People like to use New Year’s Day as a “clean slate” or a “new beginning” but in reality every second of every day is a new lifetime, one you have never lived before, so if you are ready to make a change do it. You are the master of your fate. Use every new moment to be who and what you want to be.

Boom! There it is. What an amazing revelation. Every minute we’re given an opportunity to start fresh. The past is behind us. Our future becomes reality one minute at a time as the present begins anew. There’s no need to wait for New Year’s Day to begin a resolution. You never know what’s coming up next. We fool ourselves into believing there’s always tomorrow. But, sometimes there isn’t. The time to go, to do, to forgive, to trust, to try, to adventure, to reinvent, and to begin is now. No matter how bad things seem, you can make an improvement if you really want to.

Yesterday I spent time with a friend I haven’t seen in a couple of months. I mentioned that hubby and I are planning a trip to Peru next year. It’s a trip we’ve talked for twenty years about taking but have found somewhat legitimate excuses to put off. We recently pulled the trigger and booked the trip, rational thought be damned. As I relayed my concerns about leaving our boys for 12 days of international, out-of-touch travel and adding way too much debt to our credit card at one time, my friend implored me not to delay any longer. She understands that there’s no better time than the present. Her husband is 48 and is suffering from progressive MS with an emphasis on progressive. In six years he’s lost the ability to complete simple daily tasks most of us take for granted. His body is betraying him and his sons and his wife provide support so he can get dressed, get in and out of bed, and function as best as he can each day. As she has witnessed her husband’s decline, she’s learned a lot about life. Life is too short to wait for anything. The time will never be right. There will always be things that stand in our way. But, honestly, sometimes there is no better time. Sometimes there is not even a tomorrow. And we may not know that until it’s too late to do something about it.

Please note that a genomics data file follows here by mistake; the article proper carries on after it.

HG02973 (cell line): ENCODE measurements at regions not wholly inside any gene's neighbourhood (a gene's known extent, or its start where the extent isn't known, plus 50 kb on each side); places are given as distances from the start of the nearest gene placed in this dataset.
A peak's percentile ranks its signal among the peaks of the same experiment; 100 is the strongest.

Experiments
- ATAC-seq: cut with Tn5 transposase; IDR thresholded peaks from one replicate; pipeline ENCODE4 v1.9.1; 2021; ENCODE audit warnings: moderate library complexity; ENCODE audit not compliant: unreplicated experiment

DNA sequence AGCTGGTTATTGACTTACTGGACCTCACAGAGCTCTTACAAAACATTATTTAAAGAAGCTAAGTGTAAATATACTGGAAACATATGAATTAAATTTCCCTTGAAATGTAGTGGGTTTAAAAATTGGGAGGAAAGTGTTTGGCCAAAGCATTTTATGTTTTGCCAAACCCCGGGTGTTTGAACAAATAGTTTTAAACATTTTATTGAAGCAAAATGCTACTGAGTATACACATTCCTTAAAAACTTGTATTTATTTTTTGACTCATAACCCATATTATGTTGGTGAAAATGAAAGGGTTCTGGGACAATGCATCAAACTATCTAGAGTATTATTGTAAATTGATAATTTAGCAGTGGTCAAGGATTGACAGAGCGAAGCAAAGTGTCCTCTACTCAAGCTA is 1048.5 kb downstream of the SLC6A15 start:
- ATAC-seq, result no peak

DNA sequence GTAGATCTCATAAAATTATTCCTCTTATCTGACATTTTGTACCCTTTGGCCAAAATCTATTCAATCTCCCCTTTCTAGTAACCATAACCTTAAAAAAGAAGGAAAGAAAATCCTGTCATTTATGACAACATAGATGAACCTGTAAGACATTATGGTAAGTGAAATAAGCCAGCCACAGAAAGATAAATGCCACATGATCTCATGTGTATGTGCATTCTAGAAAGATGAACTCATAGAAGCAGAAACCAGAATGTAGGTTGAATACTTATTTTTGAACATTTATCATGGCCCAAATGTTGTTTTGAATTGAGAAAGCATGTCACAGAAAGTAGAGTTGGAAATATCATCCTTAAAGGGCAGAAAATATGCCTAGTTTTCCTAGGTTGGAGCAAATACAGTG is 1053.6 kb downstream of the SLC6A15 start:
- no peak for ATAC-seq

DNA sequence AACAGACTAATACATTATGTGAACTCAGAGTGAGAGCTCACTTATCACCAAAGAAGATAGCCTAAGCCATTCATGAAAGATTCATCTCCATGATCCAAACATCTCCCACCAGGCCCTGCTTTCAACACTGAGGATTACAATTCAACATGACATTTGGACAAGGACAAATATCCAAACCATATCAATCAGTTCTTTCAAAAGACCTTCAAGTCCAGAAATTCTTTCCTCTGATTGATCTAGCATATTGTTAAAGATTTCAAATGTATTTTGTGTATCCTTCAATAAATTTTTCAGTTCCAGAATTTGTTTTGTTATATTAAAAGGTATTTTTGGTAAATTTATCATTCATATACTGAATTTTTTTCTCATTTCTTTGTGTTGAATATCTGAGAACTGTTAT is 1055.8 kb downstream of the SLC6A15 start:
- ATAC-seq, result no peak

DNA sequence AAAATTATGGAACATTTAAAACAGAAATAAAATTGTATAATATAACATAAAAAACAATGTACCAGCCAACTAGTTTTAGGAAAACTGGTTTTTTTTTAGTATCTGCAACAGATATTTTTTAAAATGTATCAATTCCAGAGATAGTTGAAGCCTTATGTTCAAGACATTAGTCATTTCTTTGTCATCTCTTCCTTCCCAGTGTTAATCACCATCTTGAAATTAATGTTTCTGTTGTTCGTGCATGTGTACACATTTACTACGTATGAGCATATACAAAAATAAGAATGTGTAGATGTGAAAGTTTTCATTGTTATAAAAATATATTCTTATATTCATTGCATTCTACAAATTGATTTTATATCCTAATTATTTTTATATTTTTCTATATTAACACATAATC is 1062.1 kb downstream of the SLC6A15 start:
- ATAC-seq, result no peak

Tonight at dinner we sat down and went through a jar we’ve been keeping since January 1st, 2013. We filled the jar all year long with paper reminders of all the memorable things 2013 brought us. As a family we recalled camping trips, personal accomplishments, and cool adventures. We relived our year, and it was pretty great. Universe-willing, 2014 will be amazing too. Steve and I will be hiking the Inca Trail in July. And in the meantime, we’re going to continue to hug our kids and tell them we love them every day. We’re going to wake up and be grateful for what is good rather than lament about what is not the way we had hoped. Some days we’re going to do crazy things, like splashing into 37-degree water on a brisk New Year’s Day, just because we can. I’m going to take deep breaths, revel in joyful little things, and accept last-minute invitations. I’m going to let the laundry pile grow while I go for long walks. I’m going to welcome new friends into my life and linger over the last sip of wine in my glass with old ones. I’m going to be more bold, practice being at peace, and enjoy my precious time on this planet because you just never know. And if a year from now I’m still fortunate enough to be on this crazy ride, I’m going to sit with my family again and add up the gifts I was willing to reach for, one minute at a time.

 

Not Just A Laughing Matter

Dang…this movie is funny!

After the debate tonight, I did something I never do. I flipped through channels, found a movie, and watched it. The movie was Bridesmaids. The first time I saw it, I saw it in the theater with my friend Heather. We laughed until we got to that point of no return when everything you hear is funny. We would get ourselves under control and then laugh again when someone else in the theater started laughing. In fact, I remember that I laughed so loud that I snorted, and then I laughed because I snorted. (I am nothing if not dignified.) When the film came out on DVD, I bought it. I forced my husband to watch it. Tonight, I knew it would be the perfect debate relief. It was. I once again laughed until I wanted to cry.

As the credits were rolling tonight, though, I thought about the story line between the police officer and the main character, Annie. I like him, not just because he’s got that darling Irish accent, but because he knows she’s batshit crazy and he likes her anyway. He seems to sense she’s going through a rough patch and rather than judging her for her irrational behavior he hangs around long enough to see her through it. I think that’s beautiful.

We don’t do that often enough for each other these days…give each other the benefit of the doubt. We don’t accept apologies willingly enough. We don’t overlook faults quickly enough. We hold onto grudges and keep our guard up so we won’t get hurt. It’s too bad, really, the amount of misunderstandings that occur because we’re so concerned with things being equitable and neat. I know I am so guilty of this. I should try harder to be like Officer Rhodes, to see past the imperfections of others (and myself) and just be nicer.

Not all things in life that are a laughing matter are without a lesson.